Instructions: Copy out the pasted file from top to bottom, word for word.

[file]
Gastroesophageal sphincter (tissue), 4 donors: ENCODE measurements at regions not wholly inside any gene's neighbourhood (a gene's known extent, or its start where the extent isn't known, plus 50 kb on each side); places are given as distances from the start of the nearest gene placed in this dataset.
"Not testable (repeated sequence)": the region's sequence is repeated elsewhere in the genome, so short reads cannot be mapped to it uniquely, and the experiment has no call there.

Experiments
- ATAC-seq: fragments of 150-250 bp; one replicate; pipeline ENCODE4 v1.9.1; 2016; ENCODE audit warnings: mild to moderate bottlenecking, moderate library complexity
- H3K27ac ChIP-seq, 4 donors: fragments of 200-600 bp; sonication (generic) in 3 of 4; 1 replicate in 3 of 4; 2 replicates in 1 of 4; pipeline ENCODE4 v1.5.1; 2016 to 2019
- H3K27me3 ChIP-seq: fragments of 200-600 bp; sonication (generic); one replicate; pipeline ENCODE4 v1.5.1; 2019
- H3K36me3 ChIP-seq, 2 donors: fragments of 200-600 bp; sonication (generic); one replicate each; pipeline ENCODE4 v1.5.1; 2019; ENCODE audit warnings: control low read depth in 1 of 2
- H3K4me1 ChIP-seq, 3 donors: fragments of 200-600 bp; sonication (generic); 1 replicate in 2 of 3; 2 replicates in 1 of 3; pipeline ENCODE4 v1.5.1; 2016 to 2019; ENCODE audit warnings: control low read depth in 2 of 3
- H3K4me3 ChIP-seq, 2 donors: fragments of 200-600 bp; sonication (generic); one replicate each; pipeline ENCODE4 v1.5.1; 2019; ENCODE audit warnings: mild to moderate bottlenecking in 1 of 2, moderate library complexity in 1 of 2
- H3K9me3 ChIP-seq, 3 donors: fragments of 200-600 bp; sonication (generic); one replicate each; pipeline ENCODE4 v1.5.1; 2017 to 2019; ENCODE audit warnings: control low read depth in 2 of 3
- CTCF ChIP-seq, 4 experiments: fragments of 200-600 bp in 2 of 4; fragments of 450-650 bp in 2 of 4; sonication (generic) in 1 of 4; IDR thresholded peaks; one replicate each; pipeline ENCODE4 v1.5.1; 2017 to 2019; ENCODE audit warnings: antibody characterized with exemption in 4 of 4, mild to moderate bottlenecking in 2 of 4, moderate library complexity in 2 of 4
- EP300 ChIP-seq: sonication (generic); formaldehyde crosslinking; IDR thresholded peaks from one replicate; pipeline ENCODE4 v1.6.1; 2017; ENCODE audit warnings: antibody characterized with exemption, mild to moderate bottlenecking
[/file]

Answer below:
Gastroesophageal sphincter (tissue), 4 donors: ENCODE measurements at regions not wholly inside any gene's neighbourhood (a gene's known extent, or its start where the extent isn't known, plus 50 kb on each side); places are given as distances from the start of the nearest gene placed in this dataset.
"Not testable (repeated sequence)": the region's sequence is repeated elsewhere in the genome, so short reads cannot be mapped to it uniquely, and the experiment has no call there.

Experiments
- ATAC-seq: fragments of 150-250 bp; one replicate; pipeline ENCODE4 v1.9.1; 2016; ENCODE audit warnings: mild to moderate bottlenecking, moderate library complexity
- H3K27ac ChIP-seq, 4 donors: fragments of 200-600 bp; sonication (generic) in 3 of 4; 1 replicate in 3 of 4; 2 replicates in 1 of 4; pipeline ENCODE4 v1.5.1; 2016 to 2019
- H3K27me3 ChIP-seq: fragments of 200-600 bp; sonication (generic); one replicate; pipeline ENCODE4 v1.5.1; 2019
- H3K36me3 ChIP-seq, 2 donors: fragments of 200-600 bp; sonication (generic); one replicate each; pipeline ENCODE4 v1.5.1; 2019; ENCODE audit warnings: control low read depth in 1 of 2
- H3K4me1 ChIP-seq, 3 donors: fragments of 200-600 bp; sonication (generic); 1 replicate in 2 of 3; 2 replicates in 1 of 3; pipeline ENCODE4 v1.5.1; 2016 to 2019; ENCODE audit warnings: control low read depth in 2 of 3
- H3K4me3 ChIP-seq, 2 donors: fragments of 200-600 bp; sonication (generic); one replicate each; pipeline ENCODE4 v1.5.1; 2019; ENCODE audit warnings: mild to moderate bottlenecking in 1 of 2, moderate library complexity in 1 of 2
- H3K9me3 ChIP-seq, 3 donors: fragments of 200-600 bp; sonication (generic); one replicate each; pipeline ENCODE4 v1.5.1; 2017 to 2019; ENCODE audit warnings: control low read depth in 2 of 3
- CTCF ChIP-seq, 4 experiments: fragments of 200-600 bp in 2 of 4; fragments of 450-650 bp in 2 of 4; sonication (generic) in 1 of 4; IDR thresholded peaks; one replicate each; pipeline ENCODE4 v1.5.1; 2017 to 2019; ENCODE audit warnings: antibody characterized with exemption in 4 of 4, mild to moderate bottlenecking in 2 of 4, moderate library complexity in 2 of 4
- EP300 ChIP-seq: sonication (generic); formaldehyde crosslinking; IDR thresholded peaks from one replicate; pipeline ENCODE4 v1.6.1; 2017; ENCODE audit warnings: antibody characterized with exemption, mild to moderate bottlenecking